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European Journal of Epidemiology

, Volume 26, Issue 1, pp 23–28 | Cite as

The decline in stomach cancer mortality: exploration of future trends in seven European countries

  • Masoud AmiriEmail author
  • Fanny Janssen
  • Anton E. Kunst
Open Access
CANCER

Abstract

Mortality from stomach cancer has fallen steadily during the past decades. The aim of this paper is to assess the implication of a possible continuation of the decline in stomach cancer mortality until the year 2030. Annual rates of decline in stomach cancer mortality from 1980 to 2005 were determined for the Netherlands, United Kingdom, France, and four Nordic countries on the basis of regression analysis. Mortality rates were extrapolated until 2030, assuming the same rate of decline as in the past, using three possible scenarios. The absolute numbers of deaths were projected taking into account data on the ageing of national populations. Stomach cancer mortality rates declined between 1980 and 2005 at about the same rate (3.6–4.9% per year) for both men and women in all countries. The rate of decline did not level off in recent years, and it was not smaller in countries with lower overall mortality rates in 1980. If this decline were to continue into the future, stomach cancer mortality rates would decline with about 66% between 2005 and 2030 in most populations, while the absolute number of stomach cancer deaths would diminish by about 50%. Thus, in view of the strong, stable and consistent mortality declines in recent decades, and despite population ageing, stomach cancer is likely to become far less important as a cause of death in Europe in the future.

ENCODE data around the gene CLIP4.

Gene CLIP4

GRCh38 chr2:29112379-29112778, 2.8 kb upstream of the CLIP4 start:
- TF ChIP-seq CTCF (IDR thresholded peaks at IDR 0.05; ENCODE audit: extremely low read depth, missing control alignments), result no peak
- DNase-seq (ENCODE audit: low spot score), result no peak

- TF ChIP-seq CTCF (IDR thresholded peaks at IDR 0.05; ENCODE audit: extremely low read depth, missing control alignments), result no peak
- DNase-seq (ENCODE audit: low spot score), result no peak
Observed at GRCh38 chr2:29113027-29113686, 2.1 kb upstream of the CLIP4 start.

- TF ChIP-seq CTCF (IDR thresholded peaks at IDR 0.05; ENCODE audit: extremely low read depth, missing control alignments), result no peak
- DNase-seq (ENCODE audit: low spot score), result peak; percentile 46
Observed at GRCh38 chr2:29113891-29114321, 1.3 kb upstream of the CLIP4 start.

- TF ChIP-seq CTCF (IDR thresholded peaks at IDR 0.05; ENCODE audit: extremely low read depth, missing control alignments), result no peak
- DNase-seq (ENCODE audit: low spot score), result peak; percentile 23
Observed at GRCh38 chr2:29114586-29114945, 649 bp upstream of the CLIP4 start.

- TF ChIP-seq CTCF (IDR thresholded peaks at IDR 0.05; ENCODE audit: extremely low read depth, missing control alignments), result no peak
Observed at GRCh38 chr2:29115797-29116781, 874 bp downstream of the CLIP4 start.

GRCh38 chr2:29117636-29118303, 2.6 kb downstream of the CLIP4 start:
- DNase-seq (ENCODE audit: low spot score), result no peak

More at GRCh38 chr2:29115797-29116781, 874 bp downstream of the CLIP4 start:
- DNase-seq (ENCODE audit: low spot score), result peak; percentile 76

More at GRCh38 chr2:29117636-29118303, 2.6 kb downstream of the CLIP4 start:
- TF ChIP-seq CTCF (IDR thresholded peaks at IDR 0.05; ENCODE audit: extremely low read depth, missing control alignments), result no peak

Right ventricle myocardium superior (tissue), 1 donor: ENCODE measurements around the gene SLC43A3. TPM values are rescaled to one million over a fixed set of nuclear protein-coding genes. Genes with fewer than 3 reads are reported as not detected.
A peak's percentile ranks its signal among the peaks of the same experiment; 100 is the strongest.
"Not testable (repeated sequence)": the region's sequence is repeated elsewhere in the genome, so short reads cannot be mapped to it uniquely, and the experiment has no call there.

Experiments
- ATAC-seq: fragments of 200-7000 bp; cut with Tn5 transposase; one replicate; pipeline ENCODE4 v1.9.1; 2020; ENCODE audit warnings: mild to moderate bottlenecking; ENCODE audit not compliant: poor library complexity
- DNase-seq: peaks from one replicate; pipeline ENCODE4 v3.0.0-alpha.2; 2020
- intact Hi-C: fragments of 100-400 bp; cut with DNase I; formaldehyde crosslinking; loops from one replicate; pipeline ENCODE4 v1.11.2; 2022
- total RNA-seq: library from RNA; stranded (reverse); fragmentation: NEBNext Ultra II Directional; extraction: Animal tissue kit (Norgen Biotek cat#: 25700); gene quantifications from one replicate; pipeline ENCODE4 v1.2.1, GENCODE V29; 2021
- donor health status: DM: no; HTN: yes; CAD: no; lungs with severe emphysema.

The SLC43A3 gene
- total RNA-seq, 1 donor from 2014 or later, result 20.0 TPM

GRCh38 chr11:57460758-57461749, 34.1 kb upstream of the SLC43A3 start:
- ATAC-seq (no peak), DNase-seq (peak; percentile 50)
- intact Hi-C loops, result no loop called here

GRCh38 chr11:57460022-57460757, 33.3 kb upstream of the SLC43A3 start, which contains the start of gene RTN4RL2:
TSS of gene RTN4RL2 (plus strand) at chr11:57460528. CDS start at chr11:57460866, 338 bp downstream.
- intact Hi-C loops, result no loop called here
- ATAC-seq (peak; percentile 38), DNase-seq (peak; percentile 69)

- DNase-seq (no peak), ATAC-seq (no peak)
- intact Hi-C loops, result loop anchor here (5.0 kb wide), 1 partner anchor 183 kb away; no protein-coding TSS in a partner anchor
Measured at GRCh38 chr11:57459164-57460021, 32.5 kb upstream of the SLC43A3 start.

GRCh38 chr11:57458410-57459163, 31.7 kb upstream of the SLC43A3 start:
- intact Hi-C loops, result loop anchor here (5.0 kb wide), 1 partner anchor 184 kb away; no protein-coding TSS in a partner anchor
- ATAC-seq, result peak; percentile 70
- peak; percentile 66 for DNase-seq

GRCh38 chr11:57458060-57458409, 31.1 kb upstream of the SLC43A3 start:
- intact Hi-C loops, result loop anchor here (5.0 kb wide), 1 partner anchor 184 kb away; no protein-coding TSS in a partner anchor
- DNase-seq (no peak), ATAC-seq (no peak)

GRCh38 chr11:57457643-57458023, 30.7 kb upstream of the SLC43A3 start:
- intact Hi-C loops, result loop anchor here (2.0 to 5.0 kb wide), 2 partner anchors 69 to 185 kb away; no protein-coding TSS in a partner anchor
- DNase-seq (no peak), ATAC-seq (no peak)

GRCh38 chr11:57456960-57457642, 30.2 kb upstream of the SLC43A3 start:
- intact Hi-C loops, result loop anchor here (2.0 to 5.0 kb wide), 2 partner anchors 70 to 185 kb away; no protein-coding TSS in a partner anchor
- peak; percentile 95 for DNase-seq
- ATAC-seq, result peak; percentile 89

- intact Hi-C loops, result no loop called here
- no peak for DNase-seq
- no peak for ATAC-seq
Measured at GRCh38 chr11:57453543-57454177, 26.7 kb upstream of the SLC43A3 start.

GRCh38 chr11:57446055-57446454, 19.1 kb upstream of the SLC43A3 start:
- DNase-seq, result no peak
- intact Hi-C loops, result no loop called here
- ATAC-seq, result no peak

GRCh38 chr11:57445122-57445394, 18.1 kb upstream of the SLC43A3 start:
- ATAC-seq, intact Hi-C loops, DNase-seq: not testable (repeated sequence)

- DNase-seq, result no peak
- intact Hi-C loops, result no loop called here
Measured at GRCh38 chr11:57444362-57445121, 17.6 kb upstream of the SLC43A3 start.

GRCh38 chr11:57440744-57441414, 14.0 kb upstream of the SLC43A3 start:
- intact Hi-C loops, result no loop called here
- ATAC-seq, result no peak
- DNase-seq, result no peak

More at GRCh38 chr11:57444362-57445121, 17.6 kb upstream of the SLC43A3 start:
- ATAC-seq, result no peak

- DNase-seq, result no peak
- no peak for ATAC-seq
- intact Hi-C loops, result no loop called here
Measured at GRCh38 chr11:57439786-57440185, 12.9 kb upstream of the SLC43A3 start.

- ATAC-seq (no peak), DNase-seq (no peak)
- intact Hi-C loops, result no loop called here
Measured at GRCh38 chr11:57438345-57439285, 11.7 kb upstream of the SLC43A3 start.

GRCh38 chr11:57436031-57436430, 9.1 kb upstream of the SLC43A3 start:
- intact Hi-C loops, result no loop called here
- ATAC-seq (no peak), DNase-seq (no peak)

Keywords

Stomach cancer Mortality Trends Europe Projections 

Introduction